Tuesday, June 10, 2014

MDA Website and HNPP

MDA is a wonderful organization and as you know my daughter who has HNPP has been included in their annual MDA camp which she just loves.  They have a great website with information and resources for the diseases included in their association, however, I have yet to see HNPP listed.  When we were first diagnosed I was told that HNPP was similar to most forms of CMT as they both involve the PMP22 gene, CMT is a duplication and HNPP is a deletion.  Most recently our neurologist says it is now categorized as a subtype of CMT.  However, I have never found HNPP listed alone or under CMT on the MDA website.  As you are also aware there is so little information available anywhere, even on the web, that this lack of mention is important to me.  
I wrote the following letter to the MDA in regards to their website: 
My daughter has been diagnosed with HNPP (Hereditary Neuropathy with Liability to Pressure Palsy).  She is under the "umbrella" of MDA as our neurologist put it and it is very closely related to CMT.  There is so little information available and so few doctors that have even heard of it.  I tell people it is categorized under Muscular Dystrophy because they don't know what I am talking about.  When they or we go to look it up on your website, it isn't listed.  There aren't even pamphlets available from any of the doctors so we turn to the web and scour for any information we can glean.  It is disappointing to not even be listed on the MDA website.  CMT is but not HNPP.  There is an article or two in Quest magazine that your website links to mentioning it but we need some meat, some real information and attention given for at least those suffering from this disease.  Will you please include some collected information on HNPP and include this disease on your list as we are supposedly a part of it.  Thank you so much.  It is difficult to be part of a disease so rare that we have to teach our local doctors and therapists about it when we ourselves know so little.  Thank you again

I will let you know if I hear back or if anything changes on the website.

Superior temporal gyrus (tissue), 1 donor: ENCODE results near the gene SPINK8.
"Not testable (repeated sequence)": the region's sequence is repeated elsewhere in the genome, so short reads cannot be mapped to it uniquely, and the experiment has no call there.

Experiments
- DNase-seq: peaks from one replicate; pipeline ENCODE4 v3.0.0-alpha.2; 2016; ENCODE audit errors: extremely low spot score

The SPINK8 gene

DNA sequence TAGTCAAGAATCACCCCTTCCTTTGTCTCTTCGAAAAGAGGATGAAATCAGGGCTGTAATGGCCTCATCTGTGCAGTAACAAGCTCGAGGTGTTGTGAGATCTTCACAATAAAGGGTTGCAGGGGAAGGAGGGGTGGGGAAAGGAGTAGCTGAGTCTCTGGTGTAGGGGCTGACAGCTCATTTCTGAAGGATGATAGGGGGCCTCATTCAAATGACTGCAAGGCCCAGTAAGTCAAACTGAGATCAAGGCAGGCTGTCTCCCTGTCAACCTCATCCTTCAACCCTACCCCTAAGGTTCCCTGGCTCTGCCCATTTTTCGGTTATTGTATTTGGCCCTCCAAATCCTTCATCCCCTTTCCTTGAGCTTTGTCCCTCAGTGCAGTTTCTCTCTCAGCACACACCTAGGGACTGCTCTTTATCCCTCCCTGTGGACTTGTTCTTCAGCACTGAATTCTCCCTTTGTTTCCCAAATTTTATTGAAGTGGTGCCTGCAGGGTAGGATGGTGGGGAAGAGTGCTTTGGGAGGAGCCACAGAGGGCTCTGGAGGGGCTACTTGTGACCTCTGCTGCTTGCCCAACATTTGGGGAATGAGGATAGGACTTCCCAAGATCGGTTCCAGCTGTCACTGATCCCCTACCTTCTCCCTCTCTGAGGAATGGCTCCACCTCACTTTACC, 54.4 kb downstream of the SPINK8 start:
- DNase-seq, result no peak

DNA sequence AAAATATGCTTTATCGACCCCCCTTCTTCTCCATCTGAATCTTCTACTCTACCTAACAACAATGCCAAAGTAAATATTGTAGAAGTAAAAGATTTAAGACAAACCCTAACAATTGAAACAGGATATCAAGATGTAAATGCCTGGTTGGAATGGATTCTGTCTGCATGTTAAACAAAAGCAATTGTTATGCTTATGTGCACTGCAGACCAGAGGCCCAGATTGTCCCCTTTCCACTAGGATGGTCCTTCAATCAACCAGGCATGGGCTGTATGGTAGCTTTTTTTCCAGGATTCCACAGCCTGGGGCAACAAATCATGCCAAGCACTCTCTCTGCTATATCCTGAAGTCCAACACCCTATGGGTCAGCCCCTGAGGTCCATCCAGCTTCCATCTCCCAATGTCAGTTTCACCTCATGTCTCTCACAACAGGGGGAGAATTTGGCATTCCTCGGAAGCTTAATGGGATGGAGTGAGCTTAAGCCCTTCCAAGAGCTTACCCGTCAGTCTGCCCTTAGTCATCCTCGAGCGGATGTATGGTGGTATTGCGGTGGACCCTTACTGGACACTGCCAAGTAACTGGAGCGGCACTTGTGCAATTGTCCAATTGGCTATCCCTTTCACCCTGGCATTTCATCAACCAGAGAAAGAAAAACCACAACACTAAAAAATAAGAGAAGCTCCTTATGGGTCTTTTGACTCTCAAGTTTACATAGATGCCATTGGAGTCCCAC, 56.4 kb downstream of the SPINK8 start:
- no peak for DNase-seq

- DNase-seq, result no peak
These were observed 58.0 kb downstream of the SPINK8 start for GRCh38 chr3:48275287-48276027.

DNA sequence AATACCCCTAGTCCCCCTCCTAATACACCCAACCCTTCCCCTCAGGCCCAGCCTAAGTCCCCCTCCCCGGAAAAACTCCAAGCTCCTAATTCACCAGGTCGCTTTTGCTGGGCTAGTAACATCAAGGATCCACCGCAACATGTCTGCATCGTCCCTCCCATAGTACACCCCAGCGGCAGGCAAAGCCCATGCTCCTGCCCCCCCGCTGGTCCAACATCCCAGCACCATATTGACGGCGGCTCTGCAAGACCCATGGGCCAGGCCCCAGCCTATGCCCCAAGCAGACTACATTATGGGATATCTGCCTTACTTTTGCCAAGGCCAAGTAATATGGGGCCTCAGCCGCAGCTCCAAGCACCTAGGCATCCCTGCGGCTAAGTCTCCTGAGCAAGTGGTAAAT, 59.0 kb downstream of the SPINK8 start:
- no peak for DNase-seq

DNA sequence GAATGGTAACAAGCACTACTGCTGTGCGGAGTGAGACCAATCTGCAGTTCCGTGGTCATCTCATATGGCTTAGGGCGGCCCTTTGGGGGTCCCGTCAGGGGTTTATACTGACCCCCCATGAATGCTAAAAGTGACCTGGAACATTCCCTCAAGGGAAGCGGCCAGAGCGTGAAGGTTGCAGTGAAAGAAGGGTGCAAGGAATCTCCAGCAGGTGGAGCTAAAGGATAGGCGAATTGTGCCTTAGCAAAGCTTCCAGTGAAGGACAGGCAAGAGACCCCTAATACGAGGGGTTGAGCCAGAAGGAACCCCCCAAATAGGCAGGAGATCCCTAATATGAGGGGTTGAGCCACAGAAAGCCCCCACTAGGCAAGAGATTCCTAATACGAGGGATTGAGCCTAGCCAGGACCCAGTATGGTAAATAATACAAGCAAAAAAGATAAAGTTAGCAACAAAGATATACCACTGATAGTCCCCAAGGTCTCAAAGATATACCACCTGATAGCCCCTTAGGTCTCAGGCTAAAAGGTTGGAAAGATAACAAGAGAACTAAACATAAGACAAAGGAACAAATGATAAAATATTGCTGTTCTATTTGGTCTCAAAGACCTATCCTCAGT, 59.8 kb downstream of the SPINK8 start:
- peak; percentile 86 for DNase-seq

Friday, June 6, 2014

The Myelin Project


My sister in law told me about the movie Lorenzo's Oil.

From the website:
The film is based on the true story of Augusto and Michaela Odone and their son Lorenzo. In 1984 Lorenzo came down with adrenoleukodystrophy (ALD), a rare inherited disease. Doctors said that he would lose all his functions and die within two to three years. Refusing to accept this grim verdict, the Odones set out on a mission to find a treatment for ALD and to save their child (Lorenzo survived, and is now 25 years old). In their quest for a treatment the Odones often clashed with doctors, scientists, and support groups, who were skeptical that anything could be done about ALD, much less by laypeople. Their relentless struggle tested the strength of their marriage, the depth of their beliefs, and the boundaries of conventional medicine.

The Odones haunted medical libraries, reviewed countless animal experiments, badgered researchers, questioned top doctors all over the world, and persisted until a solution came to them in a moment of inspiration. They commissioned a special type of oil from a British firm, which normalized the accumulation of very long chain fatty acids in the brain, the hallmark of ALD.

The film ends on a positive note, showing several healthy children who, having followed a course of treatment with Lorenzo's Oil, remained symptom-free. The conclusion relates that Lorenzo can communicate again by a modified sign language, and that Augusto Odone was awarded an honorary Ph.D. for his pioneering work in researching and discovering a significant treatment for ALD.

In the second chapter of the story, the Odones founded The Myelin Project in the hope of finding a way to restore the myelin sheath, which is destroyed in ALD and a host of other myelin diseases, such as multiple sclerosis. If this vital substance can be restored, patients like Lorenzo may regain function and eventually lead a normal life. 

A good friend of mine has just been diagnosed with MS after a very quick functional decline.  I feel deeply for her and it has plunged me back into researching what is currently being done and available.  Oh, how many of us would be blessed if myelin regeneration possibilities can be discovered.  It is hopeful and I plan to look in on their progress often.  I thought you might like to know about The Myelin Project and what they are doing to help or even get involved.

While The Myelin Project has taken the conventional steps to advance remyelination research, we have taken the unconventional step of encouraging direct interaction between families and scientists, we continuously remind the scientists that there are people waiting for effective treatments. 

Research has been focused on efforts to understand mechanisms of myelin repair, with a view to discovering therapies that will permit restoration of damaged myelin. It is anticipated that these will permit at least partial restoration of function in patients suffering from myelin loss.